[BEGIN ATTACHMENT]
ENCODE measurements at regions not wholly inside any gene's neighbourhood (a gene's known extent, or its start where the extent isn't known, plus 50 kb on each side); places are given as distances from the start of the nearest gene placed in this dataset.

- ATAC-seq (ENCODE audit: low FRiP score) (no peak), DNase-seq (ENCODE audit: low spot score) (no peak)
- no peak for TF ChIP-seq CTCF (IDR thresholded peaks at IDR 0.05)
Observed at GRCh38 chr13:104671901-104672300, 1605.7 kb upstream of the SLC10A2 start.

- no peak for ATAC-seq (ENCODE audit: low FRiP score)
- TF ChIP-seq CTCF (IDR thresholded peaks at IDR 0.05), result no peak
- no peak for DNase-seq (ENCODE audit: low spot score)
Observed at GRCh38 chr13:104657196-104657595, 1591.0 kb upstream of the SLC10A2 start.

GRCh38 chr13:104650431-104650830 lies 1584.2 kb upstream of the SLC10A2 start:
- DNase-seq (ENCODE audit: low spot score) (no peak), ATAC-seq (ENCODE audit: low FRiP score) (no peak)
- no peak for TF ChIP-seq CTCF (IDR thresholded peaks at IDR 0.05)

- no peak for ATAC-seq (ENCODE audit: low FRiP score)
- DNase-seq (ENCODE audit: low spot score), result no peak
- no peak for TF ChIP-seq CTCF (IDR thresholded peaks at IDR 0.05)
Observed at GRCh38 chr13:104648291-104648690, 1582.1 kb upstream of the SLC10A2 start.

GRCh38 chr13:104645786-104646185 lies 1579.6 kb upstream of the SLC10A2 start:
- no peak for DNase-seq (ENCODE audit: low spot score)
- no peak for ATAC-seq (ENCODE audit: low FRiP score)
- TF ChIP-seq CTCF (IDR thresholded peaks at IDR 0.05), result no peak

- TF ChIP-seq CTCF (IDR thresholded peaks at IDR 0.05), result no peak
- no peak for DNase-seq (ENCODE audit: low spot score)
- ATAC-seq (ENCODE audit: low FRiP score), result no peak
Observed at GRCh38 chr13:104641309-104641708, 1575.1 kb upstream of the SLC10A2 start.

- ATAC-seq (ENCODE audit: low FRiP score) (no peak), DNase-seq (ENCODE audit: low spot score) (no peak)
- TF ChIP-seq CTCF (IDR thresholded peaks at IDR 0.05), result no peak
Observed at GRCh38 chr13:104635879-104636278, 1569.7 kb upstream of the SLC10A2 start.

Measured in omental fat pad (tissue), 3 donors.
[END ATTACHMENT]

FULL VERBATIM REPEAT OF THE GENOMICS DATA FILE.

ENCODE measurements at regions not wholly inside any gene's neighbourhood (a gene's known extent, or its start where the extent isn't known, plus 50 kb on each side); places are given as distances from the start of the nearest gene placed in this dataset.

- ATAC-seq (ENCODE audit: low FRiP score) (no peak), DNase-seq (ENCODE audit: low spot score) (no peak)
- no peak for TF ChIP-seq CTCF (IDR thresholded peaks at IDR 0.05)
Observed at GRCh38 chr13:104671901-104672300, 1605.7 kb upstream of the SLC10A2 start.

- no peak for ATAC-seq (ENCODE audit: low FRiP score)
- TF ChIP-seq CTCF (IDR thresholded peaks at IDR 0.05), result no peak
- no peak for DNase-seq (ENCODE audit: low spot score)
Observed at GRCh38 chr13:104657196-104657595, 1591.0 kb upstream of the SLC10A2 start.

GRCh38 chr13:104650431-104650830 lies 1584.2 kb upstream of the SLC10A2 start:
- DNase-seq (ENCODE audit: low spot score) (no peak), ATAC-seq (ENCODE audit: low FRiP score) (no peak)
- no peak for TF ChIP-seq CTCF (IDR thresholded peaks at IDR 0.05)

- no peak for ATAC-seq (ENCODE audit: low FRiP score)
- DNase-seq (ENCODE audit: low spot score), result no peak
- no peak for TF ChIP-seq CTCF (IDR thresholded peaks at IDR 0.05)
Observed at GRCh38 chr13:104648291-104648690, 1582.1 kb upstream of the SLC10A2 start.

GRCh38 chr13:104645786-104646185 lies 1579.6 kb upstream of the SLC10A2 start:
- no peak for DNase-seq (ENCODE audit: low spot score)
- no peak for ATAC-seq (ENCODE audit: low FRiP score)
- TF ChIP-seq CTCF (IDR thresholded peaks at IDR 0.05), result no peak

- TF ChIP-seq CTCF (IDR thresholded peaks at IDR 0.05), result no peak
- no peak for DNase-seq (ENCODE audit: low spot score)
- ATAC-seq (ENCODE audit: low FRiP score), result no peak
Observed at GRCh38 chr13:104641309-104641708, 1575.1 kb upstream of the SLC10A2 start.

- ATAC-seq (ENCODE audit: low FRiP score) (no peak), DNase-seq (ENCODE audit: low spot score) (no peak)
- TF ChIP-seq CTCF (IDR thresholded peaks at IDR 0.05), result no peak
Observed at GRCh38 chr13:104635879-104636278, 1569.7 kb upstream of the SLC10A2 start.

Measured in omental fat pad (tissue), 3 donors.